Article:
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Did your family get a lock-down puppy? Kathryn Sigvertsen

Did your family get a lock-down puppy?   Kathryn Sigvertsen

 

Having a new puppy is exciting, and if you are at home with kids right now the pup will no doubt be getting lots of quality attention.  There are lots of fun tricks you can teach a new pup, and some important life skills too.

Think about your family’s normal routine (or perhaps your “new normal” after COVID restrictions end), do you always have someone home during the day? Or will the pup need to get used to some alone time?  What sort of situations do you anticipate might happen, will you be travelling in a car on long trips or might you have lots of visitors? Early in life there is a critical socialisation period, during which it is much easier to introduce a pup to new situations and have them accept it as normal. After about 4 months old, they may tend to be a bit wary of new things.

Try some of these tips with your new pup without breaking your bubble:

 

  • Pretend you are all leaving the house.  Shoes on, car keys found, handbag grabbed.  Put the pup into their designated safe place (crate, kennel, puppy-proof room etc) and go out for a few minutes. If you entertain them with a special treat or chew toy this works extra well.  When you return, casually acknowledge the pup rather than making a big fuss.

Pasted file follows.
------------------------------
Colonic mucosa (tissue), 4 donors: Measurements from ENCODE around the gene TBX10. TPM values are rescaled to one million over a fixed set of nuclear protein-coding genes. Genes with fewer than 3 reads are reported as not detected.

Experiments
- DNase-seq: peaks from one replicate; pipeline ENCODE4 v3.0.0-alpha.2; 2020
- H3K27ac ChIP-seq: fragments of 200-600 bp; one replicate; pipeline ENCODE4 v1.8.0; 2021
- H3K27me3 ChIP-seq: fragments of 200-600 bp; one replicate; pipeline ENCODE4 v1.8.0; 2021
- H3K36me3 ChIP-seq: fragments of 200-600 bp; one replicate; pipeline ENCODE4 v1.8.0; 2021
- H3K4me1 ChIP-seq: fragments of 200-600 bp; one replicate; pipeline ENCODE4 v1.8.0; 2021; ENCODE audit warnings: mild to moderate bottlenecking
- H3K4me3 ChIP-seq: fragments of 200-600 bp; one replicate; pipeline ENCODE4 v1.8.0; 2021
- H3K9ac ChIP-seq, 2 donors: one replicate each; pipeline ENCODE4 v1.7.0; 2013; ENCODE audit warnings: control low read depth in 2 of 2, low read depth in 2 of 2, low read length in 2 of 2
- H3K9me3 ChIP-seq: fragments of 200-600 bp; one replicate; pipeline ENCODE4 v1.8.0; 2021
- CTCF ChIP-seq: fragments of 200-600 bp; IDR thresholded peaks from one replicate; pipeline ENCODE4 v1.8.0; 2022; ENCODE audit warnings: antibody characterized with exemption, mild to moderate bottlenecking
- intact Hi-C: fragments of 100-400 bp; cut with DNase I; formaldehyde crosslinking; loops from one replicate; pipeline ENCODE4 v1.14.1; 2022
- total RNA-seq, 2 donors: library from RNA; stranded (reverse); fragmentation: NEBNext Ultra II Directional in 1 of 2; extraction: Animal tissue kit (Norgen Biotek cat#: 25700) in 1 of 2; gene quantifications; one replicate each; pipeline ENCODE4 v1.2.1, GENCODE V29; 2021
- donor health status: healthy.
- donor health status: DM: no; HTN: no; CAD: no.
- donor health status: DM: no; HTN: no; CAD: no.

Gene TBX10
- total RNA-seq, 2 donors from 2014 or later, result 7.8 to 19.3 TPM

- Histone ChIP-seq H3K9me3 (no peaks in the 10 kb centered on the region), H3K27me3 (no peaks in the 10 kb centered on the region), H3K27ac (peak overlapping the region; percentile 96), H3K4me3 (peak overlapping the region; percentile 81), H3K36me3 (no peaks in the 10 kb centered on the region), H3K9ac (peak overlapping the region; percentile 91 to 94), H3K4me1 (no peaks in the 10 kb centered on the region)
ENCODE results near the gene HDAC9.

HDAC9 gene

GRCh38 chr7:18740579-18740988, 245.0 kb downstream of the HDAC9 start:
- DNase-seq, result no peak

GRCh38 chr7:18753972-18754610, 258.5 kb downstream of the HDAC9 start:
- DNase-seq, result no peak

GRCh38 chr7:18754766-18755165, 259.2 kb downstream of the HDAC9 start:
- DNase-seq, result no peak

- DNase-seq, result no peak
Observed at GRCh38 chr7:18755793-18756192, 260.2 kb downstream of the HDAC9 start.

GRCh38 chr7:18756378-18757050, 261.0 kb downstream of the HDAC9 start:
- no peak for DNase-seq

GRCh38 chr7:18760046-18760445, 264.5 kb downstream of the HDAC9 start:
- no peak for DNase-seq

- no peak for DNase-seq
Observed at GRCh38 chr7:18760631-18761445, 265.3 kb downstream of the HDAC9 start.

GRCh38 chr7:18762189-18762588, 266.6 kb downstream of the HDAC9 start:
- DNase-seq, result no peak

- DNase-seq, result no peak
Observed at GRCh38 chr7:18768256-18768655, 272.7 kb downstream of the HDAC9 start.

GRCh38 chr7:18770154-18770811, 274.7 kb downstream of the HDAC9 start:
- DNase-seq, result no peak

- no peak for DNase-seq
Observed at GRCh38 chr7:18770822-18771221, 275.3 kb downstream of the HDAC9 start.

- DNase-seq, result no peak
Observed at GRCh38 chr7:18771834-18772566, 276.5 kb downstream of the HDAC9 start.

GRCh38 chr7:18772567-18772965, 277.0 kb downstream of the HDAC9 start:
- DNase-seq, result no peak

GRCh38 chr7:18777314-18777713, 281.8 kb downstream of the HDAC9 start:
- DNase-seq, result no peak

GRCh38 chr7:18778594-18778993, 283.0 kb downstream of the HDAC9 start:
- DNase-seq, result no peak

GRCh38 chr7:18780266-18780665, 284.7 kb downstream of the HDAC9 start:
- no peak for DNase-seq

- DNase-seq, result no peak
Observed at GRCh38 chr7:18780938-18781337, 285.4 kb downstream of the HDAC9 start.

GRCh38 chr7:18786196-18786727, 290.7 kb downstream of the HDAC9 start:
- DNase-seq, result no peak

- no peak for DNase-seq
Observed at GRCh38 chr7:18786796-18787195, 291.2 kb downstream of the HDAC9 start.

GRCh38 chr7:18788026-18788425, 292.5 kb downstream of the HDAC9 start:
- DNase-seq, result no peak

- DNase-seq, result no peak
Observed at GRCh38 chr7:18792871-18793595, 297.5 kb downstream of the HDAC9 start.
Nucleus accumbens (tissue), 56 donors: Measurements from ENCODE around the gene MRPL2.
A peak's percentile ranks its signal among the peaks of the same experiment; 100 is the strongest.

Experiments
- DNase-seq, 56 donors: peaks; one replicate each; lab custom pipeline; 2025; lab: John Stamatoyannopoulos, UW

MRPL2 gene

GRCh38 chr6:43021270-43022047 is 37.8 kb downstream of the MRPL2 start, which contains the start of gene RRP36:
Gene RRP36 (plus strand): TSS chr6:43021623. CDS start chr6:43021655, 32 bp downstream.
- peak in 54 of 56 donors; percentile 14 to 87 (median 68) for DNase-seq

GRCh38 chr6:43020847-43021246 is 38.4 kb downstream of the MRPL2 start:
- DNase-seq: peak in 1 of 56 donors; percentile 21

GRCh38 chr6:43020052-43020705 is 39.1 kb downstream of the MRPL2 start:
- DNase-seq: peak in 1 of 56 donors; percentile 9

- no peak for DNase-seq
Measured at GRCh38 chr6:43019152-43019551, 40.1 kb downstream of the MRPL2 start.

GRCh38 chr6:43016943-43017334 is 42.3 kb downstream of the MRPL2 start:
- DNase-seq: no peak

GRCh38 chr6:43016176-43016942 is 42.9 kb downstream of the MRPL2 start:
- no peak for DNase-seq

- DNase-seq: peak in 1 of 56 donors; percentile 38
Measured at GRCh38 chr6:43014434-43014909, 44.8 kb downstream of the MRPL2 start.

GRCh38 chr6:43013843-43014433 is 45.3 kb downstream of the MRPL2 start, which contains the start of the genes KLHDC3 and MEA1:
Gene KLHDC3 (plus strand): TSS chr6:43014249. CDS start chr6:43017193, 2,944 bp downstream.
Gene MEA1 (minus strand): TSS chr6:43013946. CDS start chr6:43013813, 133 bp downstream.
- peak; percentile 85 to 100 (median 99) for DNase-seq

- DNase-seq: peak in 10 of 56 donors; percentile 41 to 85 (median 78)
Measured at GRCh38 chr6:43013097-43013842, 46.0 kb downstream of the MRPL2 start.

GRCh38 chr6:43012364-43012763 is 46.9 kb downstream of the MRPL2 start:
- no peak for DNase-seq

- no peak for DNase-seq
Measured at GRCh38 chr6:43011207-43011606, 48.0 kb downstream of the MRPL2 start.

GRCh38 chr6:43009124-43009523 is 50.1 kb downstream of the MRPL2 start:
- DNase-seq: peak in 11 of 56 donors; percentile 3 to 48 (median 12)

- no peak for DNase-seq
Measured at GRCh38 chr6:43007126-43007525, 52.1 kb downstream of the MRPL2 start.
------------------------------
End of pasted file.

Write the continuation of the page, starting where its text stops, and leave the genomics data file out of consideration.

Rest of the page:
• Have the kids dress up in different costumes, raincoats, beanies, sunglasses – anything you can find around the house that might make them look different, and play with pup like it’s totally normal.
  • Practice lead training around the yard.
  • Allow the pup some alone time, crates are really good for this but if you don’t have a crate you could barricade off the corner of a room.  Use a treat or a special toy when putting pup into their space, to make it a positive experience rather than a punishment.
  • Use this time to get a really good recall – have someone take the pup a short distance away then get someone else to call them, making a big fuss and use treats when they return.  Gradually increase the distance and difficulty until they will come from further away.  Next step is to add distractions!

 

 

Remember, your puppy is not considered immune until after completing the full course of vaccinations.  There is still the risk of picking up diseases especially parvo from the footpath even if they are on a lead – talk with your vet about what they might need to keep them safe.

 

 

 

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